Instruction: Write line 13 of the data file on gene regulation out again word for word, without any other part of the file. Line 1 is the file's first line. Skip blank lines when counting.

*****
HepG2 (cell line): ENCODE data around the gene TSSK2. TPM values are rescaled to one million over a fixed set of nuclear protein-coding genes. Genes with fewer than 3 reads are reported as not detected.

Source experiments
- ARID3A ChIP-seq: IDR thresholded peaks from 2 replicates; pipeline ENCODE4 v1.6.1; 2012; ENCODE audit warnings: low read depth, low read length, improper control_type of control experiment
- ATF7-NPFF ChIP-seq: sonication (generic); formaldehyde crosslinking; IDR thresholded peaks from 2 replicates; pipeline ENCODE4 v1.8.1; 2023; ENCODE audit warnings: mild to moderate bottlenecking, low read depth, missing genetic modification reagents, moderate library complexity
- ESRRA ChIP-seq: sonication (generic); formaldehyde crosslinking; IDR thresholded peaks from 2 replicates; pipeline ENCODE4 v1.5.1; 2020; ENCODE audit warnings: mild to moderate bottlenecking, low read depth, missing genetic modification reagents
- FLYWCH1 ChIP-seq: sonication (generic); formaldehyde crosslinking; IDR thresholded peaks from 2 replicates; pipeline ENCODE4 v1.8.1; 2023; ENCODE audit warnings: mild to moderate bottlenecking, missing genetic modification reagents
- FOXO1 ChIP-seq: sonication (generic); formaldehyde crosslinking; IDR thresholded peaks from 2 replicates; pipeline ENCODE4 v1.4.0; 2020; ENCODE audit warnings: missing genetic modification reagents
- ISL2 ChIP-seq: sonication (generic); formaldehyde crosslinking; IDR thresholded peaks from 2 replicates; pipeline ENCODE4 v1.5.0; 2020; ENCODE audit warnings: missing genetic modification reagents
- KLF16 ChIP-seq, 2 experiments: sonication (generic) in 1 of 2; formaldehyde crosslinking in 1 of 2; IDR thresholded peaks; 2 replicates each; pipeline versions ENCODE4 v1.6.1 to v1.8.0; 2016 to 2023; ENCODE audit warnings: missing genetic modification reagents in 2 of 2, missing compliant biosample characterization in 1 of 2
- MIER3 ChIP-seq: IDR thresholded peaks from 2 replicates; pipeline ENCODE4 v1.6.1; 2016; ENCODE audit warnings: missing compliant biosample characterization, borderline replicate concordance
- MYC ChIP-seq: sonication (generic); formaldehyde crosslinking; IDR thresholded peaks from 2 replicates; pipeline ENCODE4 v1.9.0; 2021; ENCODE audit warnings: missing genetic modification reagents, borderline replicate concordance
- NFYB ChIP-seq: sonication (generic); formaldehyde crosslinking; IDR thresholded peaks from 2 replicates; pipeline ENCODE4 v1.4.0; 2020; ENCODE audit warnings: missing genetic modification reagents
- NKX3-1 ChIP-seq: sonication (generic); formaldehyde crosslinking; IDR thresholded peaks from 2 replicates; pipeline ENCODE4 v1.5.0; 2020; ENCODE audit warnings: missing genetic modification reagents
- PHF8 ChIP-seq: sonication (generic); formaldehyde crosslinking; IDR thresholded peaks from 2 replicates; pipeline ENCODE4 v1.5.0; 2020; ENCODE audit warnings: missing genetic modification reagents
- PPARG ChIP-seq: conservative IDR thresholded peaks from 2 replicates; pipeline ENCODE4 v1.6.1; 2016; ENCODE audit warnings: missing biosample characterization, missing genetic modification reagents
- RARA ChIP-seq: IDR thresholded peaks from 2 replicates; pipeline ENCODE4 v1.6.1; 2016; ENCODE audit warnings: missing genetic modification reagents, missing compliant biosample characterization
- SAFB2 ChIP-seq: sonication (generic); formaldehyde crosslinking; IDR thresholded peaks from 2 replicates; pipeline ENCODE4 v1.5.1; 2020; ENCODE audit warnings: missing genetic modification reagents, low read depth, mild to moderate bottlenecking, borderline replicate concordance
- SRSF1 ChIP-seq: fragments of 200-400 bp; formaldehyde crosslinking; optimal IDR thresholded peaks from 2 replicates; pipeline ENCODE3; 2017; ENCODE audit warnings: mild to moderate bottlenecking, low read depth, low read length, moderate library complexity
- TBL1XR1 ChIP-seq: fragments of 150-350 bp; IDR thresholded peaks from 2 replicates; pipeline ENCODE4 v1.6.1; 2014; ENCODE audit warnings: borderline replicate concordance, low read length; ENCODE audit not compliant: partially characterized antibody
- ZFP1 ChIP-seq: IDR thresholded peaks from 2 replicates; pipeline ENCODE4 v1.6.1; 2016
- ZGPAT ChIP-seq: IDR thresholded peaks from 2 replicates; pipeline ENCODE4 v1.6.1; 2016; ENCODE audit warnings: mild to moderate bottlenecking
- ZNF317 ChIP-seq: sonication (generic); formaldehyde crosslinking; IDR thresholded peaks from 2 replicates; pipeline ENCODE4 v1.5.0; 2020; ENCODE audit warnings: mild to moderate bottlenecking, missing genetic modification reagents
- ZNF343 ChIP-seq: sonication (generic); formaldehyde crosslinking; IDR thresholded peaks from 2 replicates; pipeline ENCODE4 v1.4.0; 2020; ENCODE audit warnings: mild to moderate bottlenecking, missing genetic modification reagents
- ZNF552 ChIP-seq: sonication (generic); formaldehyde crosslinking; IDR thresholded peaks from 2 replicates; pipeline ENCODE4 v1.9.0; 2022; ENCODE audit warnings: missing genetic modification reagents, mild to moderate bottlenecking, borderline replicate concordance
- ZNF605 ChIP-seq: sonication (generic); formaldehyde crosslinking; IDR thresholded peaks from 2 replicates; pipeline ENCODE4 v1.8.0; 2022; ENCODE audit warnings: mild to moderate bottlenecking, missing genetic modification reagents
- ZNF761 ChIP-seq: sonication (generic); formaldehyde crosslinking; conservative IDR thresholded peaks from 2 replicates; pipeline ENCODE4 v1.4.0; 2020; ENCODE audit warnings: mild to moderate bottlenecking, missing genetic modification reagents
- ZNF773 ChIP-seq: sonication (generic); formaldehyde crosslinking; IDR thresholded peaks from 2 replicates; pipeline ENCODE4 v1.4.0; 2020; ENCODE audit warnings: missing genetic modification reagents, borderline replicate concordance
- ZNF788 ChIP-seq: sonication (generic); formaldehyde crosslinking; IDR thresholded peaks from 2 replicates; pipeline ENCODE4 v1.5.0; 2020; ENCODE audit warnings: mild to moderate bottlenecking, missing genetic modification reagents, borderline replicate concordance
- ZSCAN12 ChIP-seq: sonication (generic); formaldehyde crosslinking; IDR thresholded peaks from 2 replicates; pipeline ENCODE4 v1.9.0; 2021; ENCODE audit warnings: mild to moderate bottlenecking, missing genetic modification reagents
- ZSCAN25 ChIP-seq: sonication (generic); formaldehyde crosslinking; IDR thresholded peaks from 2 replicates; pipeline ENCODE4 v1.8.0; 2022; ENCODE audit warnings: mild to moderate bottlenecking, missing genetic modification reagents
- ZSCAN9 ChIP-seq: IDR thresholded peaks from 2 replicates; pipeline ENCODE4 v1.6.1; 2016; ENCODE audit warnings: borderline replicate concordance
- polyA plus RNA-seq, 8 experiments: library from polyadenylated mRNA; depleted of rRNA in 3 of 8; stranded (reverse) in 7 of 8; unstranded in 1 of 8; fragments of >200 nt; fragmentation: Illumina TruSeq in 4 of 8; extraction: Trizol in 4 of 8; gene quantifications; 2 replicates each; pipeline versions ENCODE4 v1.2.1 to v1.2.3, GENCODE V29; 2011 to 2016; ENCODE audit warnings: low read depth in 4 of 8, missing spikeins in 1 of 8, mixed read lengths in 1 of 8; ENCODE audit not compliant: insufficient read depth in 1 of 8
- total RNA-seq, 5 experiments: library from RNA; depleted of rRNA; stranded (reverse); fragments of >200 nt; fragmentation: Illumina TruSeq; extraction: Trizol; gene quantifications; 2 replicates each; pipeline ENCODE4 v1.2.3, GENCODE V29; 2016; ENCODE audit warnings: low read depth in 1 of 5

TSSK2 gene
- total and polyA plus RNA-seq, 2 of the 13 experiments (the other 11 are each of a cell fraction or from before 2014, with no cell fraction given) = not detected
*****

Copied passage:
- NKX3-1 ChIP-seq: sonication (generic); formaldehyde crosslinking; IDR thresholded peaks from 2 replicates; pipeline ENCODE4 v1.5.0; 2020; ENCODE audit warnings: missing genetic modification reagents